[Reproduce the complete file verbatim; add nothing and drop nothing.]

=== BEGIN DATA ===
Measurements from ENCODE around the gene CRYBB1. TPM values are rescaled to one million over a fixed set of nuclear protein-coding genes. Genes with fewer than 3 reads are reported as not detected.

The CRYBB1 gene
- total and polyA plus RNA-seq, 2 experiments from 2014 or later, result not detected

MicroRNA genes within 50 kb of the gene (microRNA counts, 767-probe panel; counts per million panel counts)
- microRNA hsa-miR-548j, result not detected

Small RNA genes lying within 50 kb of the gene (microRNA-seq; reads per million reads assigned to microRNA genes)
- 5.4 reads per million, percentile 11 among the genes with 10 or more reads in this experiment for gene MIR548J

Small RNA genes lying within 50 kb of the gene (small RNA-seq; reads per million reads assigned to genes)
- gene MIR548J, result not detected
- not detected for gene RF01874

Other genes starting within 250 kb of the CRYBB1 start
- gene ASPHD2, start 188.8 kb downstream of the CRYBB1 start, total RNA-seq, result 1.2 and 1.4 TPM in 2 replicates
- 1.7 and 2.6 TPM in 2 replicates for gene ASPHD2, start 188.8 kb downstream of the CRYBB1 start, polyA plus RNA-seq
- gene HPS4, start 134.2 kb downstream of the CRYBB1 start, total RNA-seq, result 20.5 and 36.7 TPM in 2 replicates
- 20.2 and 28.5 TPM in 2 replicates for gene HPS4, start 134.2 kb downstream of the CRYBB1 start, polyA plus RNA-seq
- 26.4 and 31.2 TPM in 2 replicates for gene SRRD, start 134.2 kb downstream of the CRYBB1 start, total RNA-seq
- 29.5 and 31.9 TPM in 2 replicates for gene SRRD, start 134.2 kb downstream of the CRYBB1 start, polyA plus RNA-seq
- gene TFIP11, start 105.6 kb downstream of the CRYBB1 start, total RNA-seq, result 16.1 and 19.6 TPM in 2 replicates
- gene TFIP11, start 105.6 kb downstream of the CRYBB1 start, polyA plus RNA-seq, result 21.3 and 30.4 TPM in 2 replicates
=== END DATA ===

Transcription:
Measurements from ENCODE around the gene CRYBB1. TPM values are rescaled to one million over a fixed set of nuclear protein-coding genes. Genes with fewer than 3 reads are reported as not detected.

The CRYBB1 gene
- total and polyA plus RNA-seq, 2 experiments from 2014 or later, result not detected

MicroRNA genes within 50 kb of the gene (microRNA counts, 767-probe panel; counts per million panel counts)
- microRNA hsa-miR-548j, result not detected

Small RNA genes lying within 50 kb of the gene (microRNA-seq; reads per million reads assigned to microRNA genes)
- 5.4 reads per million, percentile 11 among the genes with 10 or more reads in this experiment for gene MIR548J

Small RNA genes lying within 50 kb of the gene (small RNA-seq; reads per million reads assigned to genes)
- gene MIR548J, result not detected
- not detected for gene RF01874

Other genes starting within 250 kb of the CRYBB1 start
- gene ASPHD2, start 188.8 kb downstream of the CRYBB1 start, total RNA-seq, result 1.2 and 1.4 TPM in 2 replicates
- 1.7 and 2.6 TPM in 2 replicates for gene ASPHD2, start 188.8 kb downstream of the CRYBB1 start, polyA plus RNA-seq
- gene HPS4, start 134.2 kb downstream of the CRYBB1 start, total RNA-seq, result 20.5 and 36.7 TPM in 2 replicates
- 20.2 and 28.5 TPM in 2 replicates for gene HPS4, start 134.2 kb downstream of the CRYBB1 start, polyA plus RNA-seq
- 26.4 and 31.2 TPM in 2 replicates for gene SRRD, start 134.2 kb downstream of the CRYBB1 start, total RNA-seq
- 29.5 and 31.9 TPM in 2 replicates for gene SRRD, start 134.2 kb downstream of the CRYBB1 start, polyA plus RNA-seq
- gene TFIP11, start 105.6 kb downstream of the CRYBB1 start, total RNA-seq, result 16.1 and 19.6 TPM in 2 replicates
- gene TFIP11, start 105.6 kb downstream of the CRYBB1 start, polyA plus RNA-seq, result 21.3 and 30.4 TPM in 2 replicates